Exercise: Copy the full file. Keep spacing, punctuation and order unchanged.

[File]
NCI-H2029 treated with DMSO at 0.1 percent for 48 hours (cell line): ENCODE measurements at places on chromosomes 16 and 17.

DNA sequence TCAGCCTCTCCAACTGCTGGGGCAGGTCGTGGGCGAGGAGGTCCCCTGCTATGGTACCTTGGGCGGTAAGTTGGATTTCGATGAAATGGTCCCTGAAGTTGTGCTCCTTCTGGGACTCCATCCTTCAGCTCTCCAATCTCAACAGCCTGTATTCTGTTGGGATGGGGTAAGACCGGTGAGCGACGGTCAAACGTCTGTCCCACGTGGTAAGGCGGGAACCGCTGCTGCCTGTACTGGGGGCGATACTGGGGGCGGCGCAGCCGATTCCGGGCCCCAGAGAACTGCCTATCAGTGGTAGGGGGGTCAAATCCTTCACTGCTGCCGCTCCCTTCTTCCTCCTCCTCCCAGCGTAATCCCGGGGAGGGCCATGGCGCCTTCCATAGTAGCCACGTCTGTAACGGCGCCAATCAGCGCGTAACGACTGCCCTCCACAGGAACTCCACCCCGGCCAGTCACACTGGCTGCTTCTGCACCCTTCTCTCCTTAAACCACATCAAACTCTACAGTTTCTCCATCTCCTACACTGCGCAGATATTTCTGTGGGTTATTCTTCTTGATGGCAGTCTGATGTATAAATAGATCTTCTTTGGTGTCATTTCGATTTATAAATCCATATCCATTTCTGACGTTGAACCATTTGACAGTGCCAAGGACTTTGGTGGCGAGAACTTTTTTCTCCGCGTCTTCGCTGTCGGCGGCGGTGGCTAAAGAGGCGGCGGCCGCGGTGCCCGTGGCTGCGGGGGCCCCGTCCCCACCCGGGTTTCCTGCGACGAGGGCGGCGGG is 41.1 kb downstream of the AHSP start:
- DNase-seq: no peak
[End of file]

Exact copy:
NCI-H2029 treated with DMSO at 0.1 percent for 48 hours (cell line): ENCODE measurements at places on chromosomes 16 and 17.

DNA sequence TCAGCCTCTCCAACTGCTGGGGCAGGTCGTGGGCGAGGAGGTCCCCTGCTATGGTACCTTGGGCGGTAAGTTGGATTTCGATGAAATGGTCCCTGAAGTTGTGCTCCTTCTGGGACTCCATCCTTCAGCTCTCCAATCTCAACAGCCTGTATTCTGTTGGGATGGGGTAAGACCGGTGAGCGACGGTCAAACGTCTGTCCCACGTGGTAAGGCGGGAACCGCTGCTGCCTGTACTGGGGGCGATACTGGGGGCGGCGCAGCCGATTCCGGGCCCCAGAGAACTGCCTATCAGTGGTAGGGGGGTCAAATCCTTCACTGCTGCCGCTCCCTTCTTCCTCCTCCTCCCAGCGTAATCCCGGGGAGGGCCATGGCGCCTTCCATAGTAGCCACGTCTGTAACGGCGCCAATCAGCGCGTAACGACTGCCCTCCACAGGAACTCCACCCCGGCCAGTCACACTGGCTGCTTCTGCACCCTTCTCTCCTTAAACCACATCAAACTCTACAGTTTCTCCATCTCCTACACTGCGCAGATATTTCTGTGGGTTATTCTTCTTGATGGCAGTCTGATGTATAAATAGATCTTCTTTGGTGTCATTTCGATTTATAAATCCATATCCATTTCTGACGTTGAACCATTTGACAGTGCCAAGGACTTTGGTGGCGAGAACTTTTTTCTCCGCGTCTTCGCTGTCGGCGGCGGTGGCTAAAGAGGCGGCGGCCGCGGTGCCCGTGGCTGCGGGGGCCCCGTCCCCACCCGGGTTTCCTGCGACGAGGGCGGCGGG is 41.1 kb downstream of the AHSP start:
- DNase-seq: no peak